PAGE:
I had the privilege of spending several hours with Cat at Starbucks in Plymouth today. Part of our time was guided by Paul from Galatians 3:1-14. We're reading through this this year as we seek to lay foundations for ministry, and I'm loving it.

We reflected on how amazing it is to see the joy of new Christians students and also how it sometimes seems those who have been Christians longer lose some (or all) of that joy. You know the kind of Christian who says, "you should be a Christian, it's rubbish and I feel really rubbish but you should be a Christian, just like you should go to see the Dentist."

Paul's question in Galatians 4 of "what has happened to your joy?" seems alarmingly relevant.
Paul sets up two approaches to Christianity in Galatians 3.

Christianity is concerned with having received the Spirit and continuing, and this happens by "hearing with faith" and the alternative is labelled two ways - "works of the law" and…

Love of God - Mike Reeves - mp3s

Today around 300 students and friends gathered from across the South West for our annual Transformission conference, where Mike Reeves preached Christ on the subject of the love of God. We challenged the idea that God is a Blancmange and a Speed Camera (who ever loved a speed camera?), not fundamentally a Law-Giver but a Lover.

Download the mp3s:Taste and see the loveliness of the Lord!
Love of God 1: The Loving Father38mins
Love of God 2: The Glorious Son 36mins
Love of God 3: The Heart Melting Spirit 35mins

There is a Kind of Omnipotence in Faith (Richard Sibbes)

Richard Sibbes said that faith is about apprehending the love of God in Christ. He then writes in Bowels Opened 8 of 20of the effect this love has upon us. Sibbes offers eleven answers in this sermon to the question of how we may come out of spiritual laziness to attain a spiritual taste and relish of heavenly things again, expounding from The Song of Songs 5:3.
This is from the ninth part of his answer which is to see that sin is the greatest evil and grace and goodness are the best things in this world:
"There is a kind of omnipotence in faith, 'woman, be it to you as you will,' Mark 15:28. We have abundance of strength in Christ. Faith is but an empty hand, that goes to Christ to draw from him what it has need of; 'In Christ I can do all things.' So, to have our hearts warmed with love to him. This grace of the Spirit will make us pass through all discouragements, for it has a compelling power. 'The love of Christ compels us,' says the apostle, 2 Cor. 5…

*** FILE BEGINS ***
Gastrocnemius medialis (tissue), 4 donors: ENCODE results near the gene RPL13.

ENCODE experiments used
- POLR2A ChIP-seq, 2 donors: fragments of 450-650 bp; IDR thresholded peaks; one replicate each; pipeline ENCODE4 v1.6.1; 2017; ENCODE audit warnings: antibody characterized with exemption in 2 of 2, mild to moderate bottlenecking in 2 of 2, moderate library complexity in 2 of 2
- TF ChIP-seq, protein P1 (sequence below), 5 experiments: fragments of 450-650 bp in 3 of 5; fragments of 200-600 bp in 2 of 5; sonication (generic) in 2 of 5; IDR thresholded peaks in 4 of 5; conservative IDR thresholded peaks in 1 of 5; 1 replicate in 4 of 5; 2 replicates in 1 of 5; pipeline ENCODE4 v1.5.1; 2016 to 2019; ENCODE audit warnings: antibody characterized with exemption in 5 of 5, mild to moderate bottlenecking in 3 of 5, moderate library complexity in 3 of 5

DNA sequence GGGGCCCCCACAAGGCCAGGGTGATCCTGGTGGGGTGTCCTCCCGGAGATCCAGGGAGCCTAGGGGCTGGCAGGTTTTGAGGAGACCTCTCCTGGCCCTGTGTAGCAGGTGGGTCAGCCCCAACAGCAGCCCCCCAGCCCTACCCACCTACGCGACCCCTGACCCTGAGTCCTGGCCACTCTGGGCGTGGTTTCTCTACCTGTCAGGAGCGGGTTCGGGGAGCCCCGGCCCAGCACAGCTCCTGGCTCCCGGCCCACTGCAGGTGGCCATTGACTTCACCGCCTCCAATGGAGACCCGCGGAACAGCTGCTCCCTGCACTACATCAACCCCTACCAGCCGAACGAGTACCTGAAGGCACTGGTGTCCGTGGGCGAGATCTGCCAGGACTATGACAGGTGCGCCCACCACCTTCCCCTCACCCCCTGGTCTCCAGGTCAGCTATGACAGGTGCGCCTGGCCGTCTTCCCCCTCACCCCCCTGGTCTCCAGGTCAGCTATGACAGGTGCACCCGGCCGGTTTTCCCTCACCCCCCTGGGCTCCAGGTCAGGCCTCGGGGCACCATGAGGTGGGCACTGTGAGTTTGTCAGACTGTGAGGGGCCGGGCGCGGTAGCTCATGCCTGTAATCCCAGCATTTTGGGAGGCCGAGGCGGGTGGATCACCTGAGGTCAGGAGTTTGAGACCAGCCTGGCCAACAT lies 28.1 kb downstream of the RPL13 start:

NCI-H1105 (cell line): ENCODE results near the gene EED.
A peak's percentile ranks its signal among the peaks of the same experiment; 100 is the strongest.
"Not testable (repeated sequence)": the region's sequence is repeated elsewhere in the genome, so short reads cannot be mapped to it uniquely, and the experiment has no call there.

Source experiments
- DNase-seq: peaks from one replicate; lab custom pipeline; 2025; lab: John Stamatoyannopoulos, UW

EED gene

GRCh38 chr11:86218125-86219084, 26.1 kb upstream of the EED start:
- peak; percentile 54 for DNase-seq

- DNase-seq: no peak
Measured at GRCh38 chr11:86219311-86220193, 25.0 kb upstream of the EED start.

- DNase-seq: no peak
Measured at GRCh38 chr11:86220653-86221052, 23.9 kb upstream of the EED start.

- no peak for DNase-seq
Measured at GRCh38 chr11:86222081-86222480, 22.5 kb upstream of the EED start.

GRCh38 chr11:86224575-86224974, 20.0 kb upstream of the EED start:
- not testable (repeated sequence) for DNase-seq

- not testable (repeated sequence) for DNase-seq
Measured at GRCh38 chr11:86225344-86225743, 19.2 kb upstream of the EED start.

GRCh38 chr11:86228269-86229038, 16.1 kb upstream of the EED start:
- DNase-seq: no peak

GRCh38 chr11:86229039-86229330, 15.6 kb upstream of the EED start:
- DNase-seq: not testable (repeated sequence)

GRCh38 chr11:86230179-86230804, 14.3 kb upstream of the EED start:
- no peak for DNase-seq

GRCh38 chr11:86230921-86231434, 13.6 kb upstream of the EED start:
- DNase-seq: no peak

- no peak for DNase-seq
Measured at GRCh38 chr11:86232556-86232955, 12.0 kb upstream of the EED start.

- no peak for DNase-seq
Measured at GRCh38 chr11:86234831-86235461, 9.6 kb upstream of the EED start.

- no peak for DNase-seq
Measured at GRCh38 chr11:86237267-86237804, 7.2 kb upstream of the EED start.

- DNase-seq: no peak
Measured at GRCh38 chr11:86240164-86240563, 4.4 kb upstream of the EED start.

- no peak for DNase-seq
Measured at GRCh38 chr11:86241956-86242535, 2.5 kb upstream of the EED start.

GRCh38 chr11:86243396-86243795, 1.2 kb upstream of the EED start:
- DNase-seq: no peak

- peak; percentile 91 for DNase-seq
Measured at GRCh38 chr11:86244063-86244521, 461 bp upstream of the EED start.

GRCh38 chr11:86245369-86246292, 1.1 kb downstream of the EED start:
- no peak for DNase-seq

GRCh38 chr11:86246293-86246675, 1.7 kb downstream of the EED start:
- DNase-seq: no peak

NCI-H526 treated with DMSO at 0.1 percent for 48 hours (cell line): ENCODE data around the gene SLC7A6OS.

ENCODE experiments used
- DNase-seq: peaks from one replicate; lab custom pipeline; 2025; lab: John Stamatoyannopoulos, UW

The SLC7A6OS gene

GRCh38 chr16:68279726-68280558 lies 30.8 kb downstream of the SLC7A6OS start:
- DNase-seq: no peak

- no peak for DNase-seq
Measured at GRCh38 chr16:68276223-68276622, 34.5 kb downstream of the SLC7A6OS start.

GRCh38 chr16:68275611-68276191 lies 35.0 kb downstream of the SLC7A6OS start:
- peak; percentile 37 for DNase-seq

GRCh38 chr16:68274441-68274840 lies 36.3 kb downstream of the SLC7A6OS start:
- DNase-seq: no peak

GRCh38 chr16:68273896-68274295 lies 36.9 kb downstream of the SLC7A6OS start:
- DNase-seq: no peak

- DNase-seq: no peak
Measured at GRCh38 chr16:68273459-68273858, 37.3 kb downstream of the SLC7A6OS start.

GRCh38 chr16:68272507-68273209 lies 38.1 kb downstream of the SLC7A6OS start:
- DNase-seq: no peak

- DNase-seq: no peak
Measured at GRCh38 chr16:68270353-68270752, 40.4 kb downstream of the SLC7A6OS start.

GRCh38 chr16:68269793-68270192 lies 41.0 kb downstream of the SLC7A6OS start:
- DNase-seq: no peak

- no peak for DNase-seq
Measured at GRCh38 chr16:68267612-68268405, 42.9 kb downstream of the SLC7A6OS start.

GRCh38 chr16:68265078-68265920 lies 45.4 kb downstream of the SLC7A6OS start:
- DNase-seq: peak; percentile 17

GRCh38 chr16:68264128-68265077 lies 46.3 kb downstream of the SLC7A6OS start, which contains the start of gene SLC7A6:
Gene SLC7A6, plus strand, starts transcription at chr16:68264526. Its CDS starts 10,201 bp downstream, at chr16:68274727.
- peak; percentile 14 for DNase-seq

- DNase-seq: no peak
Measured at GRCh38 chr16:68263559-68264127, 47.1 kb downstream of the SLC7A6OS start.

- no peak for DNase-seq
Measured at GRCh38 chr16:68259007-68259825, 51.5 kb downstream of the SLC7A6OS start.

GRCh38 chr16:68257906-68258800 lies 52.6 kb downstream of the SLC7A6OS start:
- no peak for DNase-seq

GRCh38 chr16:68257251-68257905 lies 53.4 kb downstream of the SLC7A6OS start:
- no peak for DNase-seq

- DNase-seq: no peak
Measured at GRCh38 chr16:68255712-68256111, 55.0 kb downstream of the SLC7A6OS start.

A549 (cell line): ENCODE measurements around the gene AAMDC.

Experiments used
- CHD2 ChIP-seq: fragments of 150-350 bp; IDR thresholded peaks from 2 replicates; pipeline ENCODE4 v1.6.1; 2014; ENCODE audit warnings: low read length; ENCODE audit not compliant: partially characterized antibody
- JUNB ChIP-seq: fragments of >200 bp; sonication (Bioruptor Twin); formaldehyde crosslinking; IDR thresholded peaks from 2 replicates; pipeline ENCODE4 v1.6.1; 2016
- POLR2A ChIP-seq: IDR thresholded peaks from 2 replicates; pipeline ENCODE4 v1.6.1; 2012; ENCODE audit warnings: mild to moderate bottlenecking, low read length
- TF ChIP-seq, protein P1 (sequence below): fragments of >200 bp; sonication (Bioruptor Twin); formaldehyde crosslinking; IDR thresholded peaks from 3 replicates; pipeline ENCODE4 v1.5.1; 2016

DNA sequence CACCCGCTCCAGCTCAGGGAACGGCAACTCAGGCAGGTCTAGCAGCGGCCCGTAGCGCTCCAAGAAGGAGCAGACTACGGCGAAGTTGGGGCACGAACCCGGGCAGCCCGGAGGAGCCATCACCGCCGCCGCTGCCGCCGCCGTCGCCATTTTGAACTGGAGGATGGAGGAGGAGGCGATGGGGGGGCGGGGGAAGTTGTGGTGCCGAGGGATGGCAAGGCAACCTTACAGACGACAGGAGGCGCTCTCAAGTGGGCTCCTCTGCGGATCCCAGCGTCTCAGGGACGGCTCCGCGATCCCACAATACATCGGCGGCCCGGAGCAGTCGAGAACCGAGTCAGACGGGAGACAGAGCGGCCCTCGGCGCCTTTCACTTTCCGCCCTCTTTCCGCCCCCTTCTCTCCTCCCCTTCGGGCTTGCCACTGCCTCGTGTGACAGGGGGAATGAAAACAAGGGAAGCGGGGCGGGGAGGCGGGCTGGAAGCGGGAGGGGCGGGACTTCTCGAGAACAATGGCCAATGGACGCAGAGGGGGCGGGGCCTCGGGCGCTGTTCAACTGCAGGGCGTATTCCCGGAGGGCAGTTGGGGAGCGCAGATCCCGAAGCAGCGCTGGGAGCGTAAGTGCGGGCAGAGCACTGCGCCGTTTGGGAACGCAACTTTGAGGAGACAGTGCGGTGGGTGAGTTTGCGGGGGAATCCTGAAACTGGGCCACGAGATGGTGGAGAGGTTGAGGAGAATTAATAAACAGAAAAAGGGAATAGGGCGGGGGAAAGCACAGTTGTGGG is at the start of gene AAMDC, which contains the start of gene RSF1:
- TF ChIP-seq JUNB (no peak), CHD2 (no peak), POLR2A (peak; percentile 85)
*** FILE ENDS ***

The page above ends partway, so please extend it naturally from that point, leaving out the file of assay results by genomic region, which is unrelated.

God is for us

Getting 'the gospel' right is key. It's a matter of much angst for us evangelicals. Galatians is so often my go-to book, and here's a little of why, from Charles Cousar

"The fundamental nature of the gospel is grace... the preaching of Christ's gospel will inevitably convey God's grace not in an abstract of theoretical fashion, but in terms of the particular human situation. It may include judgement as well as mercy, imperative as well as indicative, and appropriately so, if arising from or leading to the word that God is for us. If there is a test to be applied to preaching, it is this: Does it declare Jesus Christ as the unqualified liberator - from religious legalism or secular cynicism, from paralyzing apathy or frantic anxiety, from being oppressed or being the oppressor, from coward fear or brash self-reliance? And as Paul will go on to say in Galatians, does this preaching clarify what Christ as freed us for? Secondly, the gospel is more than a set …

The Binding of the Heart with the Cords of Christ (Francis Quarles)

My sins made thee a cruel bondage prove
O bind my heart to thee with cord of love

Hosea 11:4 - I drew them with cords of a man, with bands of love.

My sins, I do confess a cord were found, 
heavy and hard by thee, when thou wast bound
Great Lord of love, with them; but thou hast twin'd, 
Gentle love-cords my tender heart to bind

What! could those hands,
That made the world, be subject unto bands?
Could there a cord be found,
Where with Omnipotence itself was bound?
Wonder, my heart, and stand amaz'd to see
The Lord of liberty
Led captive for thy sake, and in thy stead.
Although he did
Nothing deserving death, or bands, yet he
Was bound, and put to death, to see thee free

Thy sins had ty'd
Those bands for thee, wherein thou should'st have dy'd